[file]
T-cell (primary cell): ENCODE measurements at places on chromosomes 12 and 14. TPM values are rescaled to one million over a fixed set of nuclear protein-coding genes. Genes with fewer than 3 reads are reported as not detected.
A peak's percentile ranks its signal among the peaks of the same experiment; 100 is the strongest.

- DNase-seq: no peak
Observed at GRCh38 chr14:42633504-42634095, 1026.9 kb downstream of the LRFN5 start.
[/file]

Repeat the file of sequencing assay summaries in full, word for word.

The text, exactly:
T-cell (primary cell): ENCODE measurements at places on chromosomes 12 and 14. TPM values are rescaled to one million over a fixed set of nuclear protein-coding genes. Genes with fewer than 3 reads are reported as not detected.
A peak's percentile ranks its signal among the peaks of the same experiment; 100 is the strongest.

- DNase-seq: no peak
Observed at GRCh38 chr14:42633504-42634095, 1026.9 kb downstream of the LRFN5 start.